Back in March we reported on Jӓgermeister’s successful bid to dismiss a lawsuit that Major Brands brought over Jӓgermeister’s attempt to terminate its Missouri distribution arrangement with Major Brands in order to consolidate its distribution nationally with Southern Glazer’s Wine and Spirits of Missouri. You can read our entry on this spirits distribution agreement and distribution agreement termination lawsuit here.

For those of you interested in pleadings on matters related to distributorship termination in franchise relationships, you’ll be interested in this complaint. The attorneys for Major Brands definitely put better effort and time into creating a complaint that met the standards the court found lacking in the prior version.

Here’s how the court’s opinion on the motion to dismiss this nine count new complaint against Jӓgermeister and Southern breaks down:

Counts 1 and 2 against Jӓgermeister seek a declaratory judgment that Jӓgermeister has no right to terminate Major Brands as a wholesaler of spirits under the Missouri Franchise law and that doing so violated the Franchise law because Jӓgermeister has not/did not establish good cause. You’ll recall this from the last motion as it was the argument based on the statute that lacked allegations as to the right to use the trademark – a particular persistent issue under Missouri’s Franchise laws for beer, wine and spirits brands. These claims are now sufficiently plead to survive the motion to dismiss.

Counts 3 and 4 (breach of contract and breach of the covenant of good faith and fair dealing, respectively). Since the complaint now properly alleges an oral agreement that included a “no termination without good cause” requirement, the pleading properly invokes breach of contract and these counts will not be dismissed.

Counts 5 and 6 (recoupment and unjust enrichment, respectively) against Jӓgermeister stand as the new complaint adequately pleads that Major Brands expended substantial money, time and labor in marketing and distributing Jӓgermeister’s brands in Missouri. The count for unjust enrichment fails as to Southern though, because legally, Southern cannot “take” the goodwill that Major created in Missouri and any goodwill established benefits Jӓgermeister and not Southern.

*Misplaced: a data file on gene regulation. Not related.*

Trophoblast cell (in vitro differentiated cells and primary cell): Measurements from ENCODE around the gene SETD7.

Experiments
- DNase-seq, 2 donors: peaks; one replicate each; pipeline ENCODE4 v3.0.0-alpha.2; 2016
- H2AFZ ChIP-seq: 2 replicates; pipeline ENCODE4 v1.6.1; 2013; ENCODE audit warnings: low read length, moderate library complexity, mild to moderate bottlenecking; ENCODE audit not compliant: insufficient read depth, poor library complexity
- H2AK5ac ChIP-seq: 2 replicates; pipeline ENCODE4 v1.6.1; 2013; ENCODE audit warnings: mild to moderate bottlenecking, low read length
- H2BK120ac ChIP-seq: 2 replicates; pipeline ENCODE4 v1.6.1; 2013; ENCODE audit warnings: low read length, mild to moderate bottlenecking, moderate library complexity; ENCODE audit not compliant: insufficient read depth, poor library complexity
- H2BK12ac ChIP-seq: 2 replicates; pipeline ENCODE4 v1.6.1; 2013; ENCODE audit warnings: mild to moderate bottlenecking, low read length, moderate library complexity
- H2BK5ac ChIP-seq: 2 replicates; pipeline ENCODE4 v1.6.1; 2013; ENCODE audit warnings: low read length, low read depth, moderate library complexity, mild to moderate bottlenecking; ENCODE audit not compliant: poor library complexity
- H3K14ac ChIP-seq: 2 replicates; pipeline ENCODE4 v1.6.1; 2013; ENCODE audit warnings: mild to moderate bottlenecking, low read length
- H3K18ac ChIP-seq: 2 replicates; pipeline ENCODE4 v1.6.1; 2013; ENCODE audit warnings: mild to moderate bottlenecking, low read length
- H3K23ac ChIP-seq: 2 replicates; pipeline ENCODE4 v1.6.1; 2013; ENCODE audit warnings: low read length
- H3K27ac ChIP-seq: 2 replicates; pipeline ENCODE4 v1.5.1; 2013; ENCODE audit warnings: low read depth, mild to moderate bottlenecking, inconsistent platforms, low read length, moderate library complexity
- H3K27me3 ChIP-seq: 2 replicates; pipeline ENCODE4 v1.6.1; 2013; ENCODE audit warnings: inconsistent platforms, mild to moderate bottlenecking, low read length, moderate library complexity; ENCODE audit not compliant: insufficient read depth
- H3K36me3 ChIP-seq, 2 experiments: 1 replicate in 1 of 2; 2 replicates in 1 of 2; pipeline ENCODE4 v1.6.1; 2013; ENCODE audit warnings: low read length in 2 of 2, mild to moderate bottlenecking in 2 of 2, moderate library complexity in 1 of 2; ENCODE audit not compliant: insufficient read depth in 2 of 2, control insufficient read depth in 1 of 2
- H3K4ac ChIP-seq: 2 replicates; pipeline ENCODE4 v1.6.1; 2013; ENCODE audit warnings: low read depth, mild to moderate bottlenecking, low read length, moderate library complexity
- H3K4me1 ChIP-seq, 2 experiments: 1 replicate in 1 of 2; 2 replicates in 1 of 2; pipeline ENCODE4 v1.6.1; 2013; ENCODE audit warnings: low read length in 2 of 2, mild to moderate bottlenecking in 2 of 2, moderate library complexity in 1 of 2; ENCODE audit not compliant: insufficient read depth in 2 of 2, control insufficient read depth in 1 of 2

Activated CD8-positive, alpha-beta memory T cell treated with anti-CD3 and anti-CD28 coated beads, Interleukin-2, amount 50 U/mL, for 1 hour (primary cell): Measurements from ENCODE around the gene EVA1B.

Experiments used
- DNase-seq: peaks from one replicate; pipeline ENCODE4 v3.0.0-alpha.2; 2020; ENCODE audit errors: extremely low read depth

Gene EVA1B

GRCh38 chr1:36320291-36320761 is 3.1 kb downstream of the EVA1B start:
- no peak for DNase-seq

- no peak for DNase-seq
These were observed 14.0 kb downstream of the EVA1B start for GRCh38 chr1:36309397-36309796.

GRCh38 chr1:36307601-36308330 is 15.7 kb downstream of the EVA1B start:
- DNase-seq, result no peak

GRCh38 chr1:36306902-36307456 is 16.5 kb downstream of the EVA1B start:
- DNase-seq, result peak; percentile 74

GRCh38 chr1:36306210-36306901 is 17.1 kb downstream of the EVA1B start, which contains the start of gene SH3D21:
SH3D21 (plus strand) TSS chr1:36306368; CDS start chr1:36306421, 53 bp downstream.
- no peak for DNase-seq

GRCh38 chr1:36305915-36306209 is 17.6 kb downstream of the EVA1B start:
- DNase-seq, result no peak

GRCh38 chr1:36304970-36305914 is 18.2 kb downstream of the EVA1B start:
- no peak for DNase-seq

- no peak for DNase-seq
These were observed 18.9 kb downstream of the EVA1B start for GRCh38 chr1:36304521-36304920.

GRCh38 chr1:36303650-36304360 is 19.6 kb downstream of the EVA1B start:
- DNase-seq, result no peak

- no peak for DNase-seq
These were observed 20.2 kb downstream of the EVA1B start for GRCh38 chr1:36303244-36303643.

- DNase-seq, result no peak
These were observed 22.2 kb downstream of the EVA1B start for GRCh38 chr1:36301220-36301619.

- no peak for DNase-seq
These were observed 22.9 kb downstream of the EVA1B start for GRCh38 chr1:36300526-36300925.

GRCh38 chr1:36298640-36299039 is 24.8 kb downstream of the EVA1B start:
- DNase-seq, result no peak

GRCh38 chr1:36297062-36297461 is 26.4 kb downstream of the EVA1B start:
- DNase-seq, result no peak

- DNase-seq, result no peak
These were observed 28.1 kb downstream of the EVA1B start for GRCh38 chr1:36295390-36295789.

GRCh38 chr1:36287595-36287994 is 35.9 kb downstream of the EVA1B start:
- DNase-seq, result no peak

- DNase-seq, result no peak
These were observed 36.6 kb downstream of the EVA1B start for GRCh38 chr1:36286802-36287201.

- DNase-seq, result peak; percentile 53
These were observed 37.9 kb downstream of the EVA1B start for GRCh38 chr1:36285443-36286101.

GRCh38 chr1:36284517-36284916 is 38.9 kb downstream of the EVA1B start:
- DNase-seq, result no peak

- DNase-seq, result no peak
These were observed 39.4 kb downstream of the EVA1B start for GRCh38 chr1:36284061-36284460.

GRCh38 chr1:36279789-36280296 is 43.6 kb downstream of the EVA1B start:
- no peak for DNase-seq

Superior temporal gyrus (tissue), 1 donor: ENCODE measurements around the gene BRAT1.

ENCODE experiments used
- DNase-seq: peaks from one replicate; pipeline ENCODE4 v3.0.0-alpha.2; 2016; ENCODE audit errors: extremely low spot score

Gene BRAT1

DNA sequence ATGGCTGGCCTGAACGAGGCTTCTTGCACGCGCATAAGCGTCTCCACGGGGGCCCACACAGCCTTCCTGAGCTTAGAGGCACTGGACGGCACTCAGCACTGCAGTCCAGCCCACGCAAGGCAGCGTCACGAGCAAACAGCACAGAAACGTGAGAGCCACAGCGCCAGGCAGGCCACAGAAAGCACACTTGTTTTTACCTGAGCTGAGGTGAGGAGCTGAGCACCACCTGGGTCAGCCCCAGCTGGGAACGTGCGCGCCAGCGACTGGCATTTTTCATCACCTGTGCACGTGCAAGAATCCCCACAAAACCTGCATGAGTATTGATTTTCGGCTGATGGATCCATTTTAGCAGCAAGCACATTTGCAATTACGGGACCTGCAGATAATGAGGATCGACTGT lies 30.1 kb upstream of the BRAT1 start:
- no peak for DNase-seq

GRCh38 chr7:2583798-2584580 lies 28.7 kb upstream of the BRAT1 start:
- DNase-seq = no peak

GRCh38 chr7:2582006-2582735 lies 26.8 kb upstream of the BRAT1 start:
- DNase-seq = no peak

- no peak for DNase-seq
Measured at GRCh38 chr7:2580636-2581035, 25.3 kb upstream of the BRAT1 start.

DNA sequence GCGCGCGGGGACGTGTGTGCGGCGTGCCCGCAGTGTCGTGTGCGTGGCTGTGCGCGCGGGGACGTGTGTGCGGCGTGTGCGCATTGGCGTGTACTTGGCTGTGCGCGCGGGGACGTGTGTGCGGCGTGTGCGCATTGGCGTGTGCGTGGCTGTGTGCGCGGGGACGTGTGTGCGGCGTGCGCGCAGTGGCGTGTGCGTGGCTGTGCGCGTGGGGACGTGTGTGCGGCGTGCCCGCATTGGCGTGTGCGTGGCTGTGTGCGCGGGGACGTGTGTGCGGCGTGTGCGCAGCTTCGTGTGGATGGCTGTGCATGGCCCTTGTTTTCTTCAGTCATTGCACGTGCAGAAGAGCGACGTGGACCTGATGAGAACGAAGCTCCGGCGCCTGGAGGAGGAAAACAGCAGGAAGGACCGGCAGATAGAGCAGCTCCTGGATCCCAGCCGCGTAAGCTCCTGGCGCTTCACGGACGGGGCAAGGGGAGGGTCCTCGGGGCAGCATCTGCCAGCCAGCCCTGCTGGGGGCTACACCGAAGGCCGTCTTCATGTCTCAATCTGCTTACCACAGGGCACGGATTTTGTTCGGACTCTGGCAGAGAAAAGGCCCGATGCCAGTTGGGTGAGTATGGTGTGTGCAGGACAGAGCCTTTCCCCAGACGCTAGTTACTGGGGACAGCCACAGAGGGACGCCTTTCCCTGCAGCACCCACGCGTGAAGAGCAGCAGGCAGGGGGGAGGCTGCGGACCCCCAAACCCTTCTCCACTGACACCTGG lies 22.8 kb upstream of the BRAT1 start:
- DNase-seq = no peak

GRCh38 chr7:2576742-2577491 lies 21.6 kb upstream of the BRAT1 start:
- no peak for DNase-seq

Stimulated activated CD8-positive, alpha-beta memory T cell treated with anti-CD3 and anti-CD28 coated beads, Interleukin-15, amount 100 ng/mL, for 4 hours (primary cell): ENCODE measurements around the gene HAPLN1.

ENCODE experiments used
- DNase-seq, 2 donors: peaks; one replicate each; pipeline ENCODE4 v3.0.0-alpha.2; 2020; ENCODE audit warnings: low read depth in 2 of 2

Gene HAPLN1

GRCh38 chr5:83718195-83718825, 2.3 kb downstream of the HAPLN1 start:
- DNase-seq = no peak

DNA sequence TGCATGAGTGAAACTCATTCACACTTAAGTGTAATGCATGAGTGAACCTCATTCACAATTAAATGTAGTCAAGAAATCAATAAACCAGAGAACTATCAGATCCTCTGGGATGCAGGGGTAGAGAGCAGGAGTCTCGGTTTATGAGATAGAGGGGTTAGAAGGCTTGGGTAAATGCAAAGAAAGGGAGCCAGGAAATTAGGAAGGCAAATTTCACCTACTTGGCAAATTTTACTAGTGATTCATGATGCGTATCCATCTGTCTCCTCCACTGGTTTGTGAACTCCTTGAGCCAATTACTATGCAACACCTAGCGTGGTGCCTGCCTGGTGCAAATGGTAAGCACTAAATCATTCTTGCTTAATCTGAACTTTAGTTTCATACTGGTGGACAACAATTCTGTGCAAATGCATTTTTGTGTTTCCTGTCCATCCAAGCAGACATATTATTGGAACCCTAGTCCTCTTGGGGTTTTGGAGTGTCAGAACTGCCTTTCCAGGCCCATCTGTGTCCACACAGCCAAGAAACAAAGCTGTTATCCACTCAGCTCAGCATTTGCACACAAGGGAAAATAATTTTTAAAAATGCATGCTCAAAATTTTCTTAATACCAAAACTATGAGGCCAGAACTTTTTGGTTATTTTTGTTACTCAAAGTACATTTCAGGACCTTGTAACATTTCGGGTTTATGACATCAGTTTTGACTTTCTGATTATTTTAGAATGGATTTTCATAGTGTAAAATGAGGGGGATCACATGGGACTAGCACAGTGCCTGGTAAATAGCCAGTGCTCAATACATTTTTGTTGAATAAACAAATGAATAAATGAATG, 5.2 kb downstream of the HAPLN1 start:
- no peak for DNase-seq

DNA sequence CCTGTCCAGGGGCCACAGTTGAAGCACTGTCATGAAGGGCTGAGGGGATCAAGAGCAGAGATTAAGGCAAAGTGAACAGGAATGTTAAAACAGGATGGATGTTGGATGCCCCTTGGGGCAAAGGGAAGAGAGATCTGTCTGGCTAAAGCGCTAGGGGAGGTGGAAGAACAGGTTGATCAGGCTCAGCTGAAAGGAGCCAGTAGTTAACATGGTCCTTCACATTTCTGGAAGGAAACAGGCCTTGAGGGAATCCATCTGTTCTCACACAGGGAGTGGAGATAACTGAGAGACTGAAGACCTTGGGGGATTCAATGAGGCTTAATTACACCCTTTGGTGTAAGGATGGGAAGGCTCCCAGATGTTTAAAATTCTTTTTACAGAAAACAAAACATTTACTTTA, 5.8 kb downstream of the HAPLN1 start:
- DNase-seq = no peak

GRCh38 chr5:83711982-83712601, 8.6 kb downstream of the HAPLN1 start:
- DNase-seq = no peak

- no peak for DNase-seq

Counts 7 and 8 plead that Jӓgermeister and Southern interfered with Major Brands business expectancy with licensed retailers in the state. People pleading claims on behalf of liquor distributors will want to pay attention to this claim for tortious interference as many forget that this contractual relationship is attendant to the liquor distribution relationship and fail to plead it.

Finally, Count 9 pleads civil conspiracy against Jӓgermeister and Southern – that they had an agreement to act unlawfully by illegally terminating the distribution agreement between Jӓgermeister and Major. This cause of action seeks to hold both defendants jointly and severally liable for that. And the court ruled that it was sufficiently plead as well, meaning the case will proceed.

You can read the second amended complaint that is at issue in this case here.

You can read the judge’s opinion here.

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